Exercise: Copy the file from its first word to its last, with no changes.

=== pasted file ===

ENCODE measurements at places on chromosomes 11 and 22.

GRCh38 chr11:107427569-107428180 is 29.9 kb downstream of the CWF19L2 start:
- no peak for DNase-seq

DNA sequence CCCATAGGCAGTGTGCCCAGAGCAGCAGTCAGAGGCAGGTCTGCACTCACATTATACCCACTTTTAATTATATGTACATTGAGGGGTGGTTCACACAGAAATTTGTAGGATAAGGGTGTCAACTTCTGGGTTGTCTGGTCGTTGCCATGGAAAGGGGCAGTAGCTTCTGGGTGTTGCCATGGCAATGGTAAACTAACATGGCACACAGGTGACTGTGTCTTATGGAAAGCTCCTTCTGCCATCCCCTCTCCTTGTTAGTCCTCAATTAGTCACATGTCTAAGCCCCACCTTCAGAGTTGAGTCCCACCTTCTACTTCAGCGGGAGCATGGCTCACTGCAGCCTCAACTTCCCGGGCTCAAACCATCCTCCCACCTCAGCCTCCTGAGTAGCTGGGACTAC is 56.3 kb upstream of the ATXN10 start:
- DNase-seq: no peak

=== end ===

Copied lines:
ENCODE measurements at places on chromosomes 11 and 22.

GRCh38 chr11:107427569-107428180 is 29.9 kb downstream of the CWF19L2 start:
- no peak for DNase-seq

DNA sequence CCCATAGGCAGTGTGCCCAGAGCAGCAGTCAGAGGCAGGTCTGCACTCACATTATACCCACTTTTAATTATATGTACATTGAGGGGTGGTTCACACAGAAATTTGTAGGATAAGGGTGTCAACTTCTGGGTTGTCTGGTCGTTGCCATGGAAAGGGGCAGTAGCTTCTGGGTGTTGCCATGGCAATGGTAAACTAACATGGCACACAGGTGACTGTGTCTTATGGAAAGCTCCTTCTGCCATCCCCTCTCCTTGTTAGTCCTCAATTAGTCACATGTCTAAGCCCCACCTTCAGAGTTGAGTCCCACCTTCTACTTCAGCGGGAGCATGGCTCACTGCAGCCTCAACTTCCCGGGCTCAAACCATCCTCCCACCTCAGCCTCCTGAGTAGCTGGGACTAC is 56.3 kb upstream of the ATXN10 start:
- DNase-seq: no peak